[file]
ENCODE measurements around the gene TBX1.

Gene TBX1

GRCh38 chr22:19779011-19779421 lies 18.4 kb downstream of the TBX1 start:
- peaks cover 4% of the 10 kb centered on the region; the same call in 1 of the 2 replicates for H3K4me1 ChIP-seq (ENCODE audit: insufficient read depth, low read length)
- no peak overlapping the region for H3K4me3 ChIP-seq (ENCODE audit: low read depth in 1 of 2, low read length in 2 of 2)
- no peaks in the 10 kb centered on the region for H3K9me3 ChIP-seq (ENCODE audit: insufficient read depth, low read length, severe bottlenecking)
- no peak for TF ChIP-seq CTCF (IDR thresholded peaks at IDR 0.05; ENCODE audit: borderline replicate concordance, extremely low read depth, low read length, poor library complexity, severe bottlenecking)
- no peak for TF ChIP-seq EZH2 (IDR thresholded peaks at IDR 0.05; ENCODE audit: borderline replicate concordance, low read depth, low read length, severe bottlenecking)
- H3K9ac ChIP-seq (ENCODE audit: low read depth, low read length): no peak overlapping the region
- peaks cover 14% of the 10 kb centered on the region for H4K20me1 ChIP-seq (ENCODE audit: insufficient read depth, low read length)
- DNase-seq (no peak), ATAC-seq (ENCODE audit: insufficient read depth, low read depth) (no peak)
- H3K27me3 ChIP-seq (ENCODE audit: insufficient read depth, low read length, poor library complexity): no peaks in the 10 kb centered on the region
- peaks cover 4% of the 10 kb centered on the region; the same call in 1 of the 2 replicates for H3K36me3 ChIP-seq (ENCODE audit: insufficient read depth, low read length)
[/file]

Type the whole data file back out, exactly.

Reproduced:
ENCODE measurements around the gene TBX1.

Gene TBX1

GRCh38 chr22:19779011-19779421 lies 18.4 kb downstream of the TBX1 start:
- peaks cover 4% of the 10 kb centered on the region; the same call in 1 of the 2 replicates for H3K4me1 ChIP-seq (ENCODE audit: insufficient read depth, low read length)
- no peak overlapping the region for H3K4me3 ChIP-seq (ENCODE audit: low read depth in 1 of 2, low read length in 2 of 2)
- no peaks in the 10 kb centered on the region for H3K9me3 ChIP-seq (ENCODE audit: insufficient read depth, low read length, severe bottlenecking)
- no peak for TF ChIP-seq CTCF (IDR thresholded peaks at IDR 0.05; ENCODE audit: borderline replicate concordance, extremely low read depth, low read length, poor library complexity, severe bottlenecking)
- no peak for TF ChIP-seq EZH2 (IDR thresholded peaks at IDR 0.05; ENCODE audit: borderline replicate concordance, low read depth, low read length, severe bottlenecking)
- H3K9ac ChIP-seq (ENCODE audit: low read depth, low read length): no peak overlapping the region
- peaks cover 14% of the 10 kb centered on the region for H4K20me1 ChIP-seq (ENCODE audit: insufficient read depth, low read length)
- DNase-seq (no peak), ATAC-seq (ENCODE audit: insufficient read depth, low read depth) (no peak)
- H3K27me3 ChIP-seq (ENCODE audit: insufficient read depth, low read length, poor library complexity): no peaks in the 10 kb centered on the region
- peaks cover 4% of the 10 kb centered on the region; the same call in 1 of the 2 replicates for H3K36me3 ChIP-seq (ENCODE audit: insufficient read depth, low read length)